Dogs and concrete control joints

liberty bell

Here is a picture of my dog, Hedy Lamar. Also, the red arrow on the picture is pointing to a concrete joint. How does one detail this type of joint? Or does just call for the concrete pad to be sawcut (per a joint pattern plan that one also provides) and leave it at that?

Sep 7, 19 3:38 pm

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You draw it. 

Sep 7, 19 3:43 pm

Good question, Donna.  I always assume these thin scorings to be saw-cuts in a single slab rather than a joint between two slab areas.  (The line nearest Hedy's right paw appears to be a true joint in that regard.  I might be wrong, though.)

Sep 7, 19 6:35 pm

The line near paw is an expansion joint


Saw cut control joints, cut them 1/4 the thickness of the slab min...I usually say 1/3

Sep 7, 19 7:38 pm

Good rule for control joints is every 8-10 feet min...expansion joints every 25’


no it's not


15’ max meant to say...


Or 25-35 times thickness of slab...

Looks like pavers to me.

Sep 7, 19 9:54 pm

thinking the same thing, it's not altogether too easy to saw cut concrete, this straight, this thin, with a radial saw and not have it chip or spawl.


Although, not seeing the depth of the "cut" it could be a stamp too.

Wood Guy

The joints you're pointing to look to me like they are saw cut. As others have said, min. 1/4 the depth of the slab. It's not that hard to cut in a straight line if they take care, though most don't. There is no guarantee that cracks will happen at the control joints; I've found that slow-curing is much more effective against noticeable cracks, but the joints won't hurt anything either. If you care what the pattern looks like, draw it. If you don't care, just call out the min and max spacing. The closer the better if you want to actually avoid visible cracks.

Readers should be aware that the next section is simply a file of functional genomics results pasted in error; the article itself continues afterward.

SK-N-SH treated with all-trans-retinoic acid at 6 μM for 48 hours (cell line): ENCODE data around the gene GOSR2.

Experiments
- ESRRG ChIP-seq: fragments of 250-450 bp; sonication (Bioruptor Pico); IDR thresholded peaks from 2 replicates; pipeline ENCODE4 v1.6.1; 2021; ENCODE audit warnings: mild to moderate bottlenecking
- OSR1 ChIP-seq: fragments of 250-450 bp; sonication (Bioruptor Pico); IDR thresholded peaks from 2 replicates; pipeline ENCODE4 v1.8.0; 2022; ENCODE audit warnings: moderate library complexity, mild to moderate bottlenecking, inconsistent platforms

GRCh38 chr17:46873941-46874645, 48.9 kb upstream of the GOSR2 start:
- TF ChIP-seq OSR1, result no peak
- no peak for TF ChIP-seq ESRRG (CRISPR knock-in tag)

The bigger joints were wet-tooled with a special trowel. Possibly all as one pour, or possibly as separate pours. 

It also looks like it has a washed finish, with the surface cream rinsed off to expose some aggregate and provide a slip-resistant texture. Or it's old enough that acid rain has done the same thing. 

Sep 8, 19 11:19 am

Cutting with a circular blade means kerf depth at the end of the cut is zero. Not so hard to cut a straight line, not so easy to get it to stop in exactly the right place every time. A look at the perfectly rolled edges also indicates precast. As you point out the finish is not floated, which means polished in place - which isn’t going to a happen on a sidewalk. Concrete subs are not that delicate, and the ones that are aren't doing sidewalks.


Perhaps they poured the walk first, cut it, then cast the curb / perimeter. If it was part of a building project there's no reason it couldn't be done by a skilled crew.

Wood Guy

Miles, if you zoom in above the arrow, it looks to me like the kerf is only about 1/4" or 3/8" deep. If they used a 7 1/4" saw blade set to 1" deep and over-run the end by 1/2" it would end like that. But you're right, it would take more attention to detail than the typical concrete contractor provides.